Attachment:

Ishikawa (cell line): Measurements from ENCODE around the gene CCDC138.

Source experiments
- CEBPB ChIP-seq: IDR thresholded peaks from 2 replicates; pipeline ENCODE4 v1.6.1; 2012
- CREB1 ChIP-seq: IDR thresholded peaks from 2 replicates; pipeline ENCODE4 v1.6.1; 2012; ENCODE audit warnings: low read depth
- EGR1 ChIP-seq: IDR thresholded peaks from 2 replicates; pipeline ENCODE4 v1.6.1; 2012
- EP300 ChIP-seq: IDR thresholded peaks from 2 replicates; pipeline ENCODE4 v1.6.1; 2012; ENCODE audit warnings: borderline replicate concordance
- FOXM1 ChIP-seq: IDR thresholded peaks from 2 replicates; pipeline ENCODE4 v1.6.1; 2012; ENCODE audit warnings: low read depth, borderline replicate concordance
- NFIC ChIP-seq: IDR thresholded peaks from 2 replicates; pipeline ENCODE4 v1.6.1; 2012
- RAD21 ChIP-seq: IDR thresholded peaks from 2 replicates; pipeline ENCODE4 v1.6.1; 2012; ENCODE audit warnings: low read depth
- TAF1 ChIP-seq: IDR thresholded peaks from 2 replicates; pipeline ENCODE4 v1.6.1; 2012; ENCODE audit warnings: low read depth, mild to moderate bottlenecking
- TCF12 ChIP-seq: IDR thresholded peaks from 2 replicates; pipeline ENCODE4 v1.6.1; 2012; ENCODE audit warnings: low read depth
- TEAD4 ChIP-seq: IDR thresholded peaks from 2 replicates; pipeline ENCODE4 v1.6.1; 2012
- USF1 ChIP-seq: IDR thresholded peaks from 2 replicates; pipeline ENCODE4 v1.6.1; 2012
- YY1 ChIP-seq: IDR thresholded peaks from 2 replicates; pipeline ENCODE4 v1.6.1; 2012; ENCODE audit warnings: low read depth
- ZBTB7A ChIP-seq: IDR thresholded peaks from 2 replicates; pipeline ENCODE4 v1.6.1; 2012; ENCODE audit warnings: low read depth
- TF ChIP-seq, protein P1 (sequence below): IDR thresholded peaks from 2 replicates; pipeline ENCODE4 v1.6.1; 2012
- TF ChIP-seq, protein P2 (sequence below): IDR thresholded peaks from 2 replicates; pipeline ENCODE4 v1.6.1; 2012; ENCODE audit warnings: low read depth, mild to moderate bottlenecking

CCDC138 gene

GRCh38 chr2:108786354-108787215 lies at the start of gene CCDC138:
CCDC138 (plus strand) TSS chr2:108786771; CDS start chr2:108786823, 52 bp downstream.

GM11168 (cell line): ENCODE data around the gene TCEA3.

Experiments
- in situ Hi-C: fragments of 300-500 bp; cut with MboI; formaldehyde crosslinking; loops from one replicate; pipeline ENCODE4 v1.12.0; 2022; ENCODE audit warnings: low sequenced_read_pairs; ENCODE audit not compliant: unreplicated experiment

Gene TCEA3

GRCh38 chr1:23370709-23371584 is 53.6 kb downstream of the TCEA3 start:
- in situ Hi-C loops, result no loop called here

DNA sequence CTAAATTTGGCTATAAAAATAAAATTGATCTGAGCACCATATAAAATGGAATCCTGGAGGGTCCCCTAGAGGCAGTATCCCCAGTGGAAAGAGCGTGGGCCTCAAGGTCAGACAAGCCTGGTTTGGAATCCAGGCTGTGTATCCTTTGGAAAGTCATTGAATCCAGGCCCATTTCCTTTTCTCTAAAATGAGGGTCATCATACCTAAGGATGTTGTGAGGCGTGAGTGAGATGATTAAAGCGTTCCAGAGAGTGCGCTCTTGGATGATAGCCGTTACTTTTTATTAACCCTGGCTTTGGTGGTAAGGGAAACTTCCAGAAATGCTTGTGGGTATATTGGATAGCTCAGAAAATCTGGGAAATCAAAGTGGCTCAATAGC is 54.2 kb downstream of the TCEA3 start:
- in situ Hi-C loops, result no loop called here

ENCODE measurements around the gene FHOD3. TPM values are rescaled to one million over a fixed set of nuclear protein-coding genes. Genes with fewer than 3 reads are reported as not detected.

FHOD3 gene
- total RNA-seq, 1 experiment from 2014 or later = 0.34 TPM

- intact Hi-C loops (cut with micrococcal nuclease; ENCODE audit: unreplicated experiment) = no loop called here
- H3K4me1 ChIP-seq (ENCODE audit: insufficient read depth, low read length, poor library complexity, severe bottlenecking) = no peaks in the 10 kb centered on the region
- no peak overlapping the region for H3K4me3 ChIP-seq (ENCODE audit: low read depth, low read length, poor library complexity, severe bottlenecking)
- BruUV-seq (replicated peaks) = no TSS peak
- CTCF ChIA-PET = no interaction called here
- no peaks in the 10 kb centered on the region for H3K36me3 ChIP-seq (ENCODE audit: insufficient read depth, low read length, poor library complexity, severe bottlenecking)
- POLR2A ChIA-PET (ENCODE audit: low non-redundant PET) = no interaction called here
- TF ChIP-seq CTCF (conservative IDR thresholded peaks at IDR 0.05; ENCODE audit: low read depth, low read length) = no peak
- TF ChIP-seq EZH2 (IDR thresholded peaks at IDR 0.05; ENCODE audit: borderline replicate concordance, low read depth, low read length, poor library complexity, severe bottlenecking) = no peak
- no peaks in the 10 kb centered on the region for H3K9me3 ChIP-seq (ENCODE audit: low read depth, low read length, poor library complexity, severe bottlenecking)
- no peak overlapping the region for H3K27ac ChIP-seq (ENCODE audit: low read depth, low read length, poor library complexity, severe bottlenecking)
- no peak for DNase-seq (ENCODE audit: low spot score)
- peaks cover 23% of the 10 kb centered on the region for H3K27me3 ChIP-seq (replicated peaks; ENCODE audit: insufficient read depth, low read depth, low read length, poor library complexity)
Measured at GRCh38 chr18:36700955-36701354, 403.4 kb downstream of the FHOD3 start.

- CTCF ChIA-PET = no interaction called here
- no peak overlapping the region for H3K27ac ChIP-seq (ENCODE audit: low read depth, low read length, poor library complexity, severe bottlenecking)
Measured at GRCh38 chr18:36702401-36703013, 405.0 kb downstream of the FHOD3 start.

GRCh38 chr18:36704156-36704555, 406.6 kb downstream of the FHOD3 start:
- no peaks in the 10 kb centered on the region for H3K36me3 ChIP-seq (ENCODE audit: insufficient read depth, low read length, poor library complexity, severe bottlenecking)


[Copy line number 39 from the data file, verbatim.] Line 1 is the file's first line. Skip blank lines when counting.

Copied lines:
- TF ChIP-seq CTCF (conservative IDR thresholded peaks at IDR 0.05; ENCODE audit: low read depth, low read length) = no peak